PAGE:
3. What a great post! I went to check out my rating, and realized I needed to seriously update my info. Also, my rating is apparently 257.6%! No wonder I rarely get turned down for approvals.
    Sarah recently posted…Colony EastMy Profile

    • Hehe, I’m definitely jealous of that rating ;-) But that’s awesome, I haven’t gotten turned down much lately but I’m stuck with three pending forever books *sigh*

  4. Since I joined NetGalley, I’ve tried to review every book that I request, but at one point I requested so many that I was really behind. I’m starting to catch up now – finally – and I’m hovering at about 70%. I’m hoping that in the next two or three weeks I can wrap up all the books I still have and get that 80% rating!

    • Yup, me too, though sometimes my eyes are bigger than my stomach, er, reading time? I’ve sort of turned the ratio into a game now and am much more motivated to read my NG books, haha.

  5. I hadn’t even noticed the new profile! Luckily, I’m at 78.9% and hopefully 1 or 2 more reviews will push me up to 80%. Great post!
    Christy @ Christy’s Book Addiction recently posted…Deal Discoveries (7)My Profile

    • Happy to bring it to your attention :D Depending on how many books you have reviewed total, 1 or 2 will definitely be enough!

  6. Timely post! Luckily enough I’m only on NG since March and was warned by others not to get carried away. I’m at 79.2% so when I submit my next review I’ll be in the black. What I didn’t realise is that invitations apply too, I really think it should just be approvals figures that are used in your ratio. I also think they could show a current year ratio and then an all time ratio. That would be fairer to those who have cleaned up their act in recent times.
    Trish @ Between My Lines recently posted…The Sunday Post : Get your Bookish NewsMy Profile

    • I don’t have evidence of it, but I think that invitations don’t actually count towards your approval #, since some people are above 100%, but I don’t actually know for sure! Oo, excellent idea, I’m going to write that down on my list of suggestions for NetGally, haha

      • Hi Anya,

        These are my stats so it really does look like invites count. On mine anyway. I have to admit I think that’s a bit unfair! Just shows you need to be careful where you click as I have one or two I clicked on twitter just to see more and then you get invited to read now.

        14 Invitations | 58 Approvals | 58 Feedback

        Recommended Feedback to Approval Ratio is at least 80%. Yours is 80.6%.

        • Yup, I checked mine right after I responded since I wanted to know for sure and I got the same result D: That sucks! Now I’m not sure how people get above 100% though… I’m thinking I’m going to need to write to NetGalley and get some clarifications!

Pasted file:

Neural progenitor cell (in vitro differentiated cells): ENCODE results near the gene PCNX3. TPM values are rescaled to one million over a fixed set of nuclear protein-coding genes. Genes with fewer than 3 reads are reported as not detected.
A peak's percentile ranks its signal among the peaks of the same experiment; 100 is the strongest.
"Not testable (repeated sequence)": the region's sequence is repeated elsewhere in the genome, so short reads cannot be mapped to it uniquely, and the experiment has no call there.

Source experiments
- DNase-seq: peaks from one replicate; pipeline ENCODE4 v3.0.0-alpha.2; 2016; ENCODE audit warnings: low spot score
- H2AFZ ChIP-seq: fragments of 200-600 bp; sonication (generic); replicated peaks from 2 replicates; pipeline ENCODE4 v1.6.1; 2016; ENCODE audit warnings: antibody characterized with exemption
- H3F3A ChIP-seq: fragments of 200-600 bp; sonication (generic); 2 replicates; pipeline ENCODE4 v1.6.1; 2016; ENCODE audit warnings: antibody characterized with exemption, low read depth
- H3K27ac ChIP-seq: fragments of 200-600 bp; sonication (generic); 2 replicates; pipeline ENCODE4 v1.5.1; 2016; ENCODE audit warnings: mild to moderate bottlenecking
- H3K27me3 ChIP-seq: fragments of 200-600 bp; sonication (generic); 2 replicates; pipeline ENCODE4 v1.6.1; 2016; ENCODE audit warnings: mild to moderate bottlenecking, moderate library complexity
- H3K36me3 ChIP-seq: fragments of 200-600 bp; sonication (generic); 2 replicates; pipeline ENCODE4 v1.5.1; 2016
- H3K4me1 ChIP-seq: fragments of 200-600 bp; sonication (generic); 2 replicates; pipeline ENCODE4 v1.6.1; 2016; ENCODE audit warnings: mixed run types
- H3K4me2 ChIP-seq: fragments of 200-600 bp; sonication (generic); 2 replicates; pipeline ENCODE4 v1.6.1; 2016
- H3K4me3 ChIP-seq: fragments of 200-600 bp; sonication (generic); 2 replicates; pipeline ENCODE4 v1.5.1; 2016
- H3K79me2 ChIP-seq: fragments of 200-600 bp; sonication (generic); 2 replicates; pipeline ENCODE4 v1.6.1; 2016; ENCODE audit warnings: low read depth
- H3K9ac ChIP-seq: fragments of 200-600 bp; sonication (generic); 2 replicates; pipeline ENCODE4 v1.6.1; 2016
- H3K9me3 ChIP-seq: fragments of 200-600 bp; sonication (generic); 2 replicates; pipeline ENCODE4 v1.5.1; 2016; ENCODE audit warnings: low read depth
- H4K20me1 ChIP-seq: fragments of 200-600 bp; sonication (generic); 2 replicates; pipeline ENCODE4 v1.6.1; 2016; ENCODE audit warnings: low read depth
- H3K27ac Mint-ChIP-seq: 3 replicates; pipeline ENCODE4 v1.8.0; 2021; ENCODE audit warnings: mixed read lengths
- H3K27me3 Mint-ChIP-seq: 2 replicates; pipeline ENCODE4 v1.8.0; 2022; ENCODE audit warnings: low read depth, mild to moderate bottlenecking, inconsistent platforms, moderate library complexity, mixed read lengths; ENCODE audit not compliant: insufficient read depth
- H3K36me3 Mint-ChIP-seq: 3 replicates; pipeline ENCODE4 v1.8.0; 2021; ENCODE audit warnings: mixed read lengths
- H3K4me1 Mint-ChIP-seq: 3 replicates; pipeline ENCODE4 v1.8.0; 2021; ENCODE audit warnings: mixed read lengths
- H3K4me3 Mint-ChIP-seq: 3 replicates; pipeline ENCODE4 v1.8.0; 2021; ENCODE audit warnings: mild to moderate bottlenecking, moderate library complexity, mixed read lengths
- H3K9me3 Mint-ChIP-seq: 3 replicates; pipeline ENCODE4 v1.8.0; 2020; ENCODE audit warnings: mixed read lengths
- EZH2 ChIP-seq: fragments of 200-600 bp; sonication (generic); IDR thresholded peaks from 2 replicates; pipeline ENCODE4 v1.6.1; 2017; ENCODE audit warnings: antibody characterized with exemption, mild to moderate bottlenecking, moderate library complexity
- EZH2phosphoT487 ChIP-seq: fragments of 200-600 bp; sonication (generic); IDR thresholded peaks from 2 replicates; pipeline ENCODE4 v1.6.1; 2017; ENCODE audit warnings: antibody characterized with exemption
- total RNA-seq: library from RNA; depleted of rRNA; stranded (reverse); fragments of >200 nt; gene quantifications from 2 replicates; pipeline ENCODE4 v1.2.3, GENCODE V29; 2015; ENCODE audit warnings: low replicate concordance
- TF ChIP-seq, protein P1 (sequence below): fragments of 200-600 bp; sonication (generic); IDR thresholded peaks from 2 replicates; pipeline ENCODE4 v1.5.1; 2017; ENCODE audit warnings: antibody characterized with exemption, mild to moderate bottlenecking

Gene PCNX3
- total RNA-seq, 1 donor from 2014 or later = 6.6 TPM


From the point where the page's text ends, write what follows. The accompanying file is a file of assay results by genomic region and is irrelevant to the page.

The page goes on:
7. I’m pretty happy with my ratio and I think the new profile looks great! I really like what Netgalley did there :)
    Mel@thedailyprophecy recently posted…Fairytale news 18. Retellings 2013.My Profile

    • Definitely, I was most excited about seeing what my ratio was, but I also like the overall design changes. It’s nicer to send feedback too since it copies from blogs better :D

  8. I think this is a great feature and I can understand both why they’ve added it, and why it’s making some people nervous. However, as I am new to the whole book blogging thing, I’m definitely interested to see how it affect me in the future.

    • I’m very much excited that they added it as well! Since you’ve just started, you can make sure you keep your ratio high enough, lucky ;-)

  9. I think the one thing I don’t like about the numbers is that they don’t take into consideration books that haven’t been published yet. For example, let’s say your feedback score is 70% but you have 6 books that are on your TBR pile that haven’t been published yet. And let’s say, based on your history, you absolutely will review all 6 of those “on time”. In that case, I feel like it’s not quite ‘fair’. Your approval rating is below the recommended 80%, but the books you HAVEN’T given feedback for haven’t been released/archived yet.. So it makes you look worse than you actually are.
    Ashley recently posted…In Which I Suck At Finishing Books – Am I in a Reading Slump?My Profile

    • Yup, 100% agree. I wish that books only counted once they were past the pub dates! I think I’m going to write a suggestion email to NetGalley based on all these comments. It’s been really interesting!

  10. Sadly, I’m one of those people who requested a bunch when I first found the site and then didn’t review them. At the time, I decided I much preferred physical books to ebooks and it wasn’t worth it to me to read them, even for an ARC. Fortunately, by “a bunch” I mean something like 5 or 6, so I think over time my review rating will recover. In particular, I’ve noticed it’s very easy to be approved for non-fiction, which I enjoy, so I think things are salvageable :) And either way, I definitely appreciate the increased transparency in the process of deciding who gets which ARC.